Time of Your Life wasn’t a fancy party; it was a humble and funny performance with a handful of solid puzzles. If that sounds like an alluring combination, and you’re the kind of person who’s happy to buy a more expensive ticket to support a good cause and some lovely folks… then keep an eye out for the next remount. We hear that an encore is in the cards.

If we were going to do it again, we’d probably go in costume. I’m still not sure why we didn’t think to dress the part. 

PanIQ Room – The Cage, the Cards, and the Cash [Review]

Pour me a shot of puzzles.

Location: New York, NY

Date Played: September 17, 2018

Team size: 2-7 ; we recommend 3-4

Duration: 60 minutes

Price: from $22 per ticket to $24 per ticket depending on team size and day of the week

Ticketing: Private

REA Reaction

The Cage, the Cards, and the Cash set us as wily criminals of the Wild West in a standard search-and-puzzle escape room. While the puzzle flow occasionally stalled, it offered satisfying moments that combined searching with interactive puzzle solves.

If you’re looking for a traditional, beginner-friendly escape room with a solid set in Manhattan, try your hand at this jailbreak-heist.

In-game: wanted posters viewed through a keyhole.

Who is this for?

  • Puzzle lovers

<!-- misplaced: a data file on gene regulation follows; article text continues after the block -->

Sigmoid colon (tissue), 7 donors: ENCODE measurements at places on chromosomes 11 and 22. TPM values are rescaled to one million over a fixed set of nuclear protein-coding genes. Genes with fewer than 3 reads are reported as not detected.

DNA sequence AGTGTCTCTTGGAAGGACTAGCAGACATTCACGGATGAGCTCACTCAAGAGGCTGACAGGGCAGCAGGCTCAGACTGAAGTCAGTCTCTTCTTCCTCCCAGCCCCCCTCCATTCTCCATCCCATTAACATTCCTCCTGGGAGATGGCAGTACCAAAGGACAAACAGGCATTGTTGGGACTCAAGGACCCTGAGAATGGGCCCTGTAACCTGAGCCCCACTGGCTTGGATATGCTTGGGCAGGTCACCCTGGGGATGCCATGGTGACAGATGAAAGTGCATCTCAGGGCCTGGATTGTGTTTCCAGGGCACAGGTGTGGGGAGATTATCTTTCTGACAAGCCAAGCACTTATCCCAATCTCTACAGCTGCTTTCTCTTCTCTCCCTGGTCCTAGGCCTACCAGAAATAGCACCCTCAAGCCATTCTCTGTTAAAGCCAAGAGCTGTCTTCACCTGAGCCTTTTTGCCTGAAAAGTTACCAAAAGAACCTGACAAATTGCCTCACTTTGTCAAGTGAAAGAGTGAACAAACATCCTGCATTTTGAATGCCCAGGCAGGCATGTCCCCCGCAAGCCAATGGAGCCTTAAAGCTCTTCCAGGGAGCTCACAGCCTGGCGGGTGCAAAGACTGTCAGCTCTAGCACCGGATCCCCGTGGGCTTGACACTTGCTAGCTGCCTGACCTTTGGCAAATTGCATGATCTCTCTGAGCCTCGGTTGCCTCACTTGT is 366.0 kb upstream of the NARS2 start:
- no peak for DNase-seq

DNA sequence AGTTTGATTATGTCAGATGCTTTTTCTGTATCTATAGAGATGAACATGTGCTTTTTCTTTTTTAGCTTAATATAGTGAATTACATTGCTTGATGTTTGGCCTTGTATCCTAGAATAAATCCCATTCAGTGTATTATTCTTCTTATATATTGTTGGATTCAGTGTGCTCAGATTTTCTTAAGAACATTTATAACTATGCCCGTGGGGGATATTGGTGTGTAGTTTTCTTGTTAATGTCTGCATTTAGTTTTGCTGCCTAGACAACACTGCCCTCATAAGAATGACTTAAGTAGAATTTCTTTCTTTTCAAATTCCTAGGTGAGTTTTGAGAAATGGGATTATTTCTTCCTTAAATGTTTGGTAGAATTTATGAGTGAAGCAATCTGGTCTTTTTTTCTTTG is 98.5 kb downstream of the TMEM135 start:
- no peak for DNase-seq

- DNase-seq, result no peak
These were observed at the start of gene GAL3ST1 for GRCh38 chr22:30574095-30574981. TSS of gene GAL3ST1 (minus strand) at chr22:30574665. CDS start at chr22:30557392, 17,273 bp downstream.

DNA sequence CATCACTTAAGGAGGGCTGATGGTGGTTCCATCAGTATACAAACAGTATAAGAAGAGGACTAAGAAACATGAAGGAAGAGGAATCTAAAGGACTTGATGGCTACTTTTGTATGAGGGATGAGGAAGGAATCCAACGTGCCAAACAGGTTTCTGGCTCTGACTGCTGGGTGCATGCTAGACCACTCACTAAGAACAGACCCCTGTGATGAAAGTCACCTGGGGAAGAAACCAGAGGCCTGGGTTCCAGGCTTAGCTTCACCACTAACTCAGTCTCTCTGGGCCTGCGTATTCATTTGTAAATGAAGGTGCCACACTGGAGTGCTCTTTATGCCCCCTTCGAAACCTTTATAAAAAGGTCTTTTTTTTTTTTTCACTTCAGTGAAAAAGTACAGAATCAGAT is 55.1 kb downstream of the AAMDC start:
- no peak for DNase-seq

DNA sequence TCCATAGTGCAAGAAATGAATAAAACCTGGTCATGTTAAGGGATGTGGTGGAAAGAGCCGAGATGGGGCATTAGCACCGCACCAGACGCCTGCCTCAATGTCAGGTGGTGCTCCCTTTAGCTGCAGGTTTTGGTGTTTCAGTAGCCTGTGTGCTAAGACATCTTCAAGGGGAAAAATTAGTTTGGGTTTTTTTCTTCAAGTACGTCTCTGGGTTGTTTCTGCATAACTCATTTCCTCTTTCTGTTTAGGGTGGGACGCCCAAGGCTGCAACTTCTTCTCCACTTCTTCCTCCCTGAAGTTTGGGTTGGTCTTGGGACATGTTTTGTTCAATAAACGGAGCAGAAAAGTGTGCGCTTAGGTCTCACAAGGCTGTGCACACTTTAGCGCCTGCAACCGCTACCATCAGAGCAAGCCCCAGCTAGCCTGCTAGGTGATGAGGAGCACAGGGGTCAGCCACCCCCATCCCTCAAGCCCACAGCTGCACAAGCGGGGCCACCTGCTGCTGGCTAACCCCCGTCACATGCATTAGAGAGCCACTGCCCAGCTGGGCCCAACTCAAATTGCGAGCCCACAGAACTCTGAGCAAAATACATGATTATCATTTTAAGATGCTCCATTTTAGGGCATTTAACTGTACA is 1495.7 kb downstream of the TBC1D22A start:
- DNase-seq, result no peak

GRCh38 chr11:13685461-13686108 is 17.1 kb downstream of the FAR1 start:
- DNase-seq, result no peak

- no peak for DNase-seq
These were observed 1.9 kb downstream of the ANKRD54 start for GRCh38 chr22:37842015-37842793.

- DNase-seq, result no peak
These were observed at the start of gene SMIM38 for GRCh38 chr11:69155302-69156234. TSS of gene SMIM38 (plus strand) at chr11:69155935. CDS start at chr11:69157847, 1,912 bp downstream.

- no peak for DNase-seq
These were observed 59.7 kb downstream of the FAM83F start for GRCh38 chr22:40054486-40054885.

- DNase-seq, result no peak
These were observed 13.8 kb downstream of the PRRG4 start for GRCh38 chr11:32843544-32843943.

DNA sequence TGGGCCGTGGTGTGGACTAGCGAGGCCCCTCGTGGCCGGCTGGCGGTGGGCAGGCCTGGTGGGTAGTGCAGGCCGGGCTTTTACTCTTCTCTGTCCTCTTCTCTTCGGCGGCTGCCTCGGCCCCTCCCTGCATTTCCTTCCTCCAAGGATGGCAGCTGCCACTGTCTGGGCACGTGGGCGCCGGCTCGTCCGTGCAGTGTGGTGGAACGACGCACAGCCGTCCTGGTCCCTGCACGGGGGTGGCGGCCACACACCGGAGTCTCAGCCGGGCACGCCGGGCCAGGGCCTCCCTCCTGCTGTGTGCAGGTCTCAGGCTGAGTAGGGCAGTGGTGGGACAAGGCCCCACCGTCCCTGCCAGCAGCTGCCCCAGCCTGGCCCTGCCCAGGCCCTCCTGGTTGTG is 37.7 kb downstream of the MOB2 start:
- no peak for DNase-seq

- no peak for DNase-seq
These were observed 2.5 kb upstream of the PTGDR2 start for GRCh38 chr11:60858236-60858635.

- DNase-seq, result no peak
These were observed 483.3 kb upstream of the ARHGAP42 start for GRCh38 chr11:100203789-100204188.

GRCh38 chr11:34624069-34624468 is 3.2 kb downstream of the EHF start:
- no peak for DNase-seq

• Searchers and scavengers
  • Any experience level

Why play?

  • Fun premise and theme
  • Surprising discoveries

Story

A large sum of cash sat in the saloon awaiting the winner of a high stakes poker game. Instead of trying our hands at cards, however, we were taking a backdoor approach: we’d gotten ourselves arrested. Now we were locked in a cell in the sheriff’s office, next door to the saloon. We needed to break out and get to the cash before the sheriff returned or the poker game began.

In-game: jail cell bars.

Setting

We were locked in a small, barred, and dimly lit cell in the corner of the sheriff’s office. His office had a few pieces of furniture and a wall of wanted posters.

In-game: a wall of wanted posters.

Gameplay

PanIQ Room’s The Cage, the Cards, and the Cash was a standard escape room with a moderate level of difficulty.

Core gameplay revolved around searching and puzzling.

In-game: the sheriff's office with a desk, his jacket, and a gun rack with two rifles on it.

Analysis